For more than 30 years, the Public School Forum of North Carolina’s Local School Finance Study has highlighted variations and trends in local spending for public education across our state’s 100 counties. The purpose of this annual study is to isolate local spending from state and federal spending to examine the capacity and actual effort of counties to support public schools. The Local School Finance Study focuses not only on the amount that counties spend on schools, but also on each county’s investment in relation to their taxable resources. Note: the data presented in the most recent study are from the 2020-21 school year.
Local School Finance at a Glance
School Funding Disparities
In recent years, our annual studies have consistently identified several key trends that have led to deepened educational inequity across districts over time. First, there is a large and widening gap between wealthier counties and those with lower levels of wealth. As a result, there are significant disparities in the ability of counties with different levels of wealth to provide their schools with the resources they need, particularly given the increasing role of local spending over time. We have also found that lower wealth counties tax themselves at higher rates than wealthier counties, but are still unable to generate comparable tax revenue to wealthier counties that make less taxing effort. The ten poorest districts taxed themselves at 1.6 times the average tax rate of the ten wealthiest counties in 2020-21. Residents living in lower wealth districts face substantially greater financial burden to support public education while still finding that their schools are more poorly resourced than those in wealthier counties.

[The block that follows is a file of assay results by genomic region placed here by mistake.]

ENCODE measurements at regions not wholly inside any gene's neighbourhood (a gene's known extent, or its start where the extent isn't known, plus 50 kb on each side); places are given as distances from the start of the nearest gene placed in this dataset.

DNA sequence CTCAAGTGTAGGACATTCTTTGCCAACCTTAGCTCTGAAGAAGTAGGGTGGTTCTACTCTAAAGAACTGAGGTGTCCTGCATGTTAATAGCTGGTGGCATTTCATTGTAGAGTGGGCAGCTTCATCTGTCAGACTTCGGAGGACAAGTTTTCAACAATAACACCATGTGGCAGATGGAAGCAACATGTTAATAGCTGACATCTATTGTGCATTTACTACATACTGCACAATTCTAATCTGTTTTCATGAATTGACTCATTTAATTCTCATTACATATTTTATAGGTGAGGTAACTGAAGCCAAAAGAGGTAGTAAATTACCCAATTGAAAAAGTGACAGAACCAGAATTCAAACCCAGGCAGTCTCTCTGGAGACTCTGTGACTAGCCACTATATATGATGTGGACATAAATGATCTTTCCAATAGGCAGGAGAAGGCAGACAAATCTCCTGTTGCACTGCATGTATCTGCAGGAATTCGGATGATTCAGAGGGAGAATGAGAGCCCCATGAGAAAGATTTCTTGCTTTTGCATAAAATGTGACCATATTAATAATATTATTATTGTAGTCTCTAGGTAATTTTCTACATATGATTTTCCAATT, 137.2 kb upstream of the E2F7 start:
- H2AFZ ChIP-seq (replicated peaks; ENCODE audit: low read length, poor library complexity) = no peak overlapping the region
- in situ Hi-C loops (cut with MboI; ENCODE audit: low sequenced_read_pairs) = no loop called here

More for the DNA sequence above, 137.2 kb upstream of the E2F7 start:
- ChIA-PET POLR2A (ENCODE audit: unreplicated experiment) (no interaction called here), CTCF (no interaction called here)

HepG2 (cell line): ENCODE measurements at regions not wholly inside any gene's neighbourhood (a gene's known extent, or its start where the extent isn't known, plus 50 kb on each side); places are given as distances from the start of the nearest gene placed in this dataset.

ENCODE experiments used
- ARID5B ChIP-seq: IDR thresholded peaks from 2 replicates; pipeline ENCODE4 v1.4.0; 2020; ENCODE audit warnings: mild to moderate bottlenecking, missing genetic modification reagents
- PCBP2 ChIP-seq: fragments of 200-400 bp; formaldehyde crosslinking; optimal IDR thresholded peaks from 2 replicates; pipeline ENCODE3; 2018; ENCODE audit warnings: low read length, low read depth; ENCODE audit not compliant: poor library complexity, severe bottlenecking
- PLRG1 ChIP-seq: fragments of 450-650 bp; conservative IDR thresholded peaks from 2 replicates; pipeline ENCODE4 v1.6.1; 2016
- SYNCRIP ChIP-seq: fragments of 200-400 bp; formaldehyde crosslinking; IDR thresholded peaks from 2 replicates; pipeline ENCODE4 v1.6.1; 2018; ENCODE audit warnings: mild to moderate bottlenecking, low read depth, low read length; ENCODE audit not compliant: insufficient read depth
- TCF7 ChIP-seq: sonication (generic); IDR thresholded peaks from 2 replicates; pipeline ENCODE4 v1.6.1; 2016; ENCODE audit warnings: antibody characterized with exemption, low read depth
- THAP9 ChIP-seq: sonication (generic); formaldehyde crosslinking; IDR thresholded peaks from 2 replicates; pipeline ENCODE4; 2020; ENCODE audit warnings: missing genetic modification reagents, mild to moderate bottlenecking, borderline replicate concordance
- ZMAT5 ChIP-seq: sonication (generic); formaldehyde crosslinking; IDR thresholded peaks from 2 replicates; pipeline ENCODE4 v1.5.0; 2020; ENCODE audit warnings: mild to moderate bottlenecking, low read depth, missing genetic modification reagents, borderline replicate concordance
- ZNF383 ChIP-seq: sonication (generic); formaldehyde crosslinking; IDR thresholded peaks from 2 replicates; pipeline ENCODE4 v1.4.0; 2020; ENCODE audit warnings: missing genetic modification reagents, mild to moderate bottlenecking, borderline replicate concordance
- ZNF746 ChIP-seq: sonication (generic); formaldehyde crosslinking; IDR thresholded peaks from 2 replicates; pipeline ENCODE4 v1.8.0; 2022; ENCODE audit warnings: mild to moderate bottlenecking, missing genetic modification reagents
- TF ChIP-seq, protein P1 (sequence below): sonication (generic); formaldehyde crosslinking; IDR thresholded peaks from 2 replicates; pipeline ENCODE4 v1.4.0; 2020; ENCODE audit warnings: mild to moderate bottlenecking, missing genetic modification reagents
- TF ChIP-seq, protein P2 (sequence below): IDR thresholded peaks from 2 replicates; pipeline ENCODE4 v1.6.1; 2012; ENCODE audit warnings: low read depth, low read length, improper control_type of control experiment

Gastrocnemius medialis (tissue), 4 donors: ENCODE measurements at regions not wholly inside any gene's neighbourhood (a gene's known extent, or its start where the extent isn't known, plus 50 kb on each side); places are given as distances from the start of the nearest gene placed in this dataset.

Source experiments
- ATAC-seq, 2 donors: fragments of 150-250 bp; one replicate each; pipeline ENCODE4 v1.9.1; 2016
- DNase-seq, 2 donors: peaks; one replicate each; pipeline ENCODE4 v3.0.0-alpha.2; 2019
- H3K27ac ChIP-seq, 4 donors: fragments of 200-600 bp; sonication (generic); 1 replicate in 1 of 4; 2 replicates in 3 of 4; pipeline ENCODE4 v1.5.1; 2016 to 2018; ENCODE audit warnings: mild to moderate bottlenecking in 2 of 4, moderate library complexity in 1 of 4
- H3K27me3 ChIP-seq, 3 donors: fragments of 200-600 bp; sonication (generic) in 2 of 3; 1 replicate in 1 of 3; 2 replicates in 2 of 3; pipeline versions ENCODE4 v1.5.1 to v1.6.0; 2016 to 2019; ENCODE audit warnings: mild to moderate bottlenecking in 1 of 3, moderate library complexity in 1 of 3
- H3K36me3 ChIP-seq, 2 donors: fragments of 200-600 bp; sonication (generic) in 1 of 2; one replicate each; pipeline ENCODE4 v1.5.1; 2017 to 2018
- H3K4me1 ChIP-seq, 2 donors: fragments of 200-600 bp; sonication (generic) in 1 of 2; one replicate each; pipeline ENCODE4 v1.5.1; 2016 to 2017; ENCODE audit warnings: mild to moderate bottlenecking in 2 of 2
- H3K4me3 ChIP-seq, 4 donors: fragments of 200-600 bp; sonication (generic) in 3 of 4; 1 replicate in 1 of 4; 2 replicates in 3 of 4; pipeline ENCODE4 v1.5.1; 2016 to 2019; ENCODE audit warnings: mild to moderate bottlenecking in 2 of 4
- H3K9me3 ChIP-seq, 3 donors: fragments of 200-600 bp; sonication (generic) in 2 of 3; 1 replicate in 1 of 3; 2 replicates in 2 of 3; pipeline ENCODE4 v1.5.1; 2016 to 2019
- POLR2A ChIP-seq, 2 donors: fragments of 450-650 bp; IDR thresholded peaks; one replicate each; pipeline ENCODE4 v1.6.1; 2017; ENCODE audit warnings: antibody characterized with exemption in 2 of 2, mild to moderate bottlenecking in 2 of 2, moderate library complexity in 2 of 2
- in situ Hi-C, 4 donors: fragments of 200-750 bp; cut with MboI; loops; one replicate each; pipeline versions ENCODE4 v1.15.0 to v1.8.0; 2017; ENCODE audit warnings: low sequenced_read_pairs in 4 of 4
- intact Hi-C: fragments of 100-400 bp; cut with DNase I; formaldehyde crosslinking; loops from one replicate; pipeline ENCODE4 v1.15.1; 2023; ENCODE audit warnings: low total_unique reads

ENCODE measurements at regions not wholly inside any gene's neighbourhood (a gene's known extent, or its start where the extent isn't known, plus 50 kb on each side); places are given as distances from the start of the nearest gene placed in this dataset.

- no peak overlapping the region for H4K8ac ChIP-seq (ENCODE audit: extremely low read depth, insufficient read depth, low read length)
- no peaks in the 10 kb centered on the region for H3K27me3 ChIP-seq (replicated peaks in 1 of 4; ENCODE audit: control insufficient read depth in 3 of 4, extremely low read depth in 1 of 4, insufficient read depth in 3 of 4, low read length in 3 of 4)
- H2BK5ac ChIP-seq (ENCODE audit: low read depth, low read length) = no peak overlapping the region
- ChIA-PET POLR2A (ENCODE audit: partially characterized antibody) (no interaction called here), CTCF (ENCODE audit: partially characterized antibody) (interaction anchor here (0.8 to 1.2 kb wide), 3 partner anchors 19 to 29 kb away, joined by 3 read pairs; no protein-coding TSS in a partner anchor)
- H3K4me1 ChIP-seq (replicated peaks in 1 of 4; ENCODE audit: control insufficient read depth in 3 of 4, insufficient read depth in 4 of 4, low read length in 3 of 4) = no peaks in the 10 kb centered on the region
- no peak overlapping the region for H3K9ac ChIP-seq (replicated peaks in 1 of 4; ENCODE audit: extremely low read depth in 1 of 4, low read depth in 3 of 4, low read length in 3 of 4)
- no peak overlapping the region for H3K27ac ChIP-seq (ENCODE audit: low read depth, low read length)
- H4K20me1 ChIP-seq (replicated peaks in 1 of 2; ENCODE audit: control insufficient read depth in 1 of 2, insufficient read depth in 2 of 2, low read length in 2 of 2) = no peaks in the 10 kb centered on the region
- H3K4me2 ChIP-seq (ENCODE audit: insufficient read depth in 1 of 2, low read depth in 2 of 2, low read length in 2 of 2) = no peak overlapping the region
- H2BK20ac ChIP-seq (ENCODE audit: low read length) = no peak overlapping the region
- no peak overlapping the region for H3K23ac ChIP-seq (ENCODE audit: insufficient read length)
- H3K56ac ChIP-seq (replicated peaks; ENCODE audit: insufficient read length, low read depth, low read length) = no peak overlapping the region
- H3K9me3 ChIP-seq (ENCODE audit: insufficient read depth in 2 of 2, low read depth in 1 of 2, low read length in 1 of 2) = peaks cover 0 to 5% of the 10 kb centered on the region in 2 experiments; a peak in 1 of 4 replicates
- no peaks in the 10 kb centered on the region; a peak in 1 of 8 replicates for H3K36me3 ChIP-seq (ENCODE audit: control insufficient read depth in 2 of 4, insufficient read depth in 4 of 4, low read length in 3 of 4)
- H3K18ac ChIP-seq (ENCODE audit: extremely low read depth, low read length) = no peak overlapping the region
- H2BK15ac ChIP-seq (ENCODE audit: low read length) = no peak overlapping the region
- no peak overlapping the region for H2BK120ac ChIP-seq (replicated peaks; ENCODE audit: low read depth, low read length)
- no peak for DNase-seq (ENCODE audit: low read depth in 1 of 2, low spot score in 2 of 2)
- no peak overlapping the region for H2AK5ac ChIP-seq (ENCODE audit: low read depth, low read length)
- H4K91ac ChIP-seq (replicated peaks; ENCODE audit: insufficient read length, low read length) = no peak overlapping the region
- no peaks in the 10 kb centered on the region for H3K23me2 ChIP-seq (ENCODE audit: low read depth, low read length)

Real Estate Wealth per Student
Average Local Spending per Student
In 2020-21, Orange County, the highest spending county in the state, spent $83 more per student than the seven lowest spending counties combined.
North Carolina Teachers
One of the most notable impacts of inadequate and inequitable funding for education is that low-wealth school districts have a harder time attracting and retaining high quality and experienced teachers due to their inability to offer competitive salary supplements like those offered in wealthier counties. For instance, in 2020-21, Wake County Schools offered its teachers an average salary supplement of $8,873. Just 60 miles east, Greene County, a lower-wealth, rural district that taxes itself at a higher rate than Wake County in an effort to adequately fund its schools, teachers received an average supplement of $1000 in the same year.